When people see me with kids and see how much I enjoy them and how good I am with them, they cannot wrap their minds around the fact that I do not want kids. People assume that if a person likes kids, she must want them and that not wanting kids equals hating kids. For me, this is not true. I don't hate kids. I hate the lifestyle that comes with having them. When I tell people that, they look at me like I am speaking a foreign language. They just don't get it.
My very close friend Sara, who loves being a mom, demonstrates for me every time we are together why I do not want the parent lifestyle. We were together all day on Saturday at our house doing our annual holiday cookie bake - a tradition we have been enjoying for over 20 years. We start at 8:00 a.m. and go until well after dinner time, sometimes into the evening. Her kids stay home with her husband on cookie bake day (thank goodness) so we have the entire day together, just the two of us.
Even though Sara is sans kids for the day, she never escapes the demands of being a full-time mom, with her husband calling her on her cell phone every hour to check in and ask for her advice on every situation that arises with the kids. She's got to talk him through everything from what foods to feed them to how to get them to settle down for nap time to what time he should put the t.v. on, to who gets what snacks. He is helpless without her.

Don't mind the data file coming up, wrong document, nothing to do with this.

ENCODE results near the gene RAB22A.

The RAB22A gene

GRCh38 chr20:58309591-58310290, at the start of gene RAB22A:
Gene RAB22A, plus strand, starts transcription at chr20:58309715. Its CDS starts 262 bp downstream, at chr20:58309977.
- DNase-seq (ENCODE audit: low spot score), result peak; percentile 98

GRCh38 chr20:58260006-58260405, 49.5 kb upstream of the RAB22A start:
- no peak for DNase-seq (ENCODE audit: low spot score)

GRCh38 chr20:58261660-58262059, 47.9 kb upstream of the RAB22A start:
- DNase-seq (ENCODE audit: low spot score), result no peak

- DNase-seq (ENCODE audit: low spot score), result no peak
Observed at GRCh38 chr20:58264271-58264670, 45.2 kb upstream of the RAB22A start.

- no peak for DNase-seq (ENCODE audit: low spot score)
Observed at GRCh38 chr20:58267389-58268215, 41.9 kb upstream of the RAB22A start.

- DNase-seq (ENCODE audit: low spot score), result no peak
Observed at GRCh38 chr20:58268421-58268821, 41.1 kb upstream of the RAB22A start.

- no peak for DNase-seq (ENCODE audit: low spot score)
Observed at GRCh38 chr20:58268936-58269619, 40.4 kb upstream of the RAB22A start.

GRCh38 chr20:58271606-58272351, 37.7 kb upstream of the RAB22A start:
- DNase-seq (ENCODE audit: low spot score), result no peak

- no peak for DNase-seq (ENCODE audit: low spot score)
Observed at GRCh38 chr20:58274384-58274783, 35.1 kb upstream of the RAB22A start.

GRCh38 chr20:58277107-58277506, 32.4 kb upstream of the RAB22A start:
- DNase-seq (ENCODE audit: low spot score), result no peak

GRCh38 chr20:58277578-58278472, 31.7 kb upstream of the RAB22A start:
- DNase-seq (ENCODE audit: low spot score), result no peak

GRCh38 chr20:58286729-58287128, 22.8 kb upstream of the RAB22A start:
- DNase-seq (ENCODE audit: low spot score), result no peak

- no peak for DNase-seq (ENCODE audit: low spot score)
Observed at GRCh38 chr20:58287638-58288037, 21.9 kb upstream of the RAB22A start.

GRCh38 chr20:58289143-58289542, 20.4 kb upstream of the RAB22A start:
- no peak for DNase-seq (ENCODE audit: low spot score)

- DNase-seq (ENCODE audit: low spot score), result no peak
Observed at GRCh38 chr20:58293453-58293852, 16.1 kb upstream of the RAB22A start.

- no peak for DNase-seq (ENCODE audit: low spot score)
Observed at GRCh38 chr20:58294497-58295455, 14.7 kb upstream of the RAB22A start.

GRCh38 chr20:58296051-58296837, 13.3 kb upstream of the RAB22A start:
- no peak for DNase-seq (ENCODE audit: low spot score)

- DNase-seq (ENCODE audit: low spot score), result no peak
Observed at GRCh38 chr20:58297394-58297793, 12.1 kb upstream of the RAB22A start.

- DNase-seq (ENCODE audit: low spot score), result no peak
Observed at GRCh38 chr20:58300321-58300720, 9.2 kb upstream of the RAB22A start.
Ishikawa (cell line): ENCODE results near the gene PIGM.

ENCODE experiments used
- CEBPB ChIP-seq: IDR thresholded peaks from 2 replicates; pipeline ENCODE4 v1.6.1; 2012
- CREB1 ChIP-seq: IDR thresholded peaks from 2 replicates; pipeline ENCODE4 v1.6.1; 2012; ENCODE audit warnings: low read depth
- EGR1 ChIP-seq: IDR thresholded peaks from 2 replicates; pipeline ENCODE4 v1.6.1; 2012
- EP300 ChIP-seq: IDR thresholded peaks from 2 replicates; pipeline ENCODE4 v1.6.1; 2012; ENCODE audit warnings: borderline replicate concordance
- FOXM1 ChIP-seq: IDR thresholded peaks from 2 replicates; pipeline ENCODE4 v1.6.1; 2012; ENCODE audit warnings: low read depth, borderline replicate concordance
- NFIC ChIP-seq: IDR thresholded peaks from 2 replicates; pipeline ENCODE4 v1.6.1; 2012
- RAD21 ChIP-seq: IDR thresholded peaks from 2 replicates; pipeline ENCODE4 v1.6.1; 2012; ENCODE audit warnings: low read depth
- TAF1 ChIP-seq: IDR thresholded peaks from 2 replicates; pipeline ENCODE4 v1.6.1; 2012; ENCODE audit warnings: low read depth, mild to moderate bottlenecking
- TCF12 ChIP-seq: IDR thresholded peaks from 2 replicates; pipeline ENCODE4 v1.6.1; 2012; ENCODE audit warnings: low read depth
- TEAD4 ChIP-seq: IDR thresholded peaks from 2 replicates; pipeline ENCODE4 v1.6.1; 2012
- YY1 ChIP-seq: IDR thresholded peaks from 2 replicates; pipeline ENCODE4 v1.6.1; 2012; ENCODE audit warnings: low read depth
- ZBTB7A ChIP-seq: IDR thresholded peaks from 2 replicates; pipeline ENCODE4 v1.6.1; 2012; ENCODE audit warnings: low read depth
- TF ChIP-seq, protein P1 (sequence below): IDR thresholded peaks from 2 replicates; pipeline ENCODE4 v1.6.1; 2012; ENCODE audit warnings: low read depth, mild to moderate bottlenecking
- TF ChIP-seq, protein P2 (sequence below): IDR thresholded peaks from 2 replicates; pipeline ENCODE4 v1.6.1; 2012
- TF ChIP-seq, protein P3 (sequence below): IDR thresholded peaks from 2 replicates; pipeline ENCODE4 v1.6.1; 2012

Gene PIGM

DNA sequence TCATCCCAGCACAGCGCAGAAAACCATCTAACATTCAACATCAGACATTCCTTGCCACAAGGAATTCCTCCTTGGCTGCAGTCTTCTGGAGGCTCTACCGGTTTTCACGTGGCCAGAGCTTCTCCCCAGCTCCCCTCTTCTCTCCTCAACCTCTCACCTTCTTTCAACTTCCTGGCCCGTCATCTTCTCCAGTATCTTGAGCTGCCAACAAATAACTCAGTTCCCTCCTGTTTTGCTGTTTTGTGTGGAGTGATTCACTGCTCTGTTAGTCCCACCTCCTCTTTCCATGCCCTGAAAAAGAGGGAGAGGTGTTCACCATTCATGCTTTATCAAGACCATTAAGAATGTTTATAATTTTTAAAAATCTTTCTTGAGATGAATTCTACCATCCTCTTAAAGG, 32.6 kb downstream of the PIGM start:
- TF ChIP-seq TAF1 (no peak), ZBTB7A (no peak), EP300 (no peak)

Last week, Sara and I went out Christmas shopping together at the local Target. I noticed that Sara always seems like she is on methamphetamines - she is always racing. While I am casually strolling through and aisles, browsing and looking at things in a leisurely and contemplative way, Sara is manically grabbing this thing and that, talking a mile a minute and making decisions quickly in a feverish rush, even when it's just the two of us and there is no reason to rush. I realized that her frantic demeanor has been honed from having to do shopping trips with her young boys who have very short attention spans that expire after 10 minutes a store, resulting in out-of-control temper tantrums. Sara has learned to think and act quickly and impulsively as a means of survival. Being with her turns my stomach in knots.
I have also noticed that with the onset of children, Sara has lost most of her attention span. When she and I are together and having a discussion, I have to get to the point quickly because she quickly loses her focus. She pretends to be listening, but I can tell her thoughts are elsewhere. Her brain has lost its ability stay with a train of thought for more than 1 minute. Again, blame it on endless hours of interactions with her kids who require rapid-fire responses from her - several per minute.I love Sara and our friendship goes back many, many years. I am sure our friendship will go on until the end of our lives, but being around her now gives me bad nerves. I keep telling myself to hang in there - that in a few years, when the kids are older, things will settle down and she will return to the calm and attentive friend I once knew. In the meantime, I just have to remember to take deep breaths when I am with her and try not to absorb the frenetic tension of her manic lifestyle.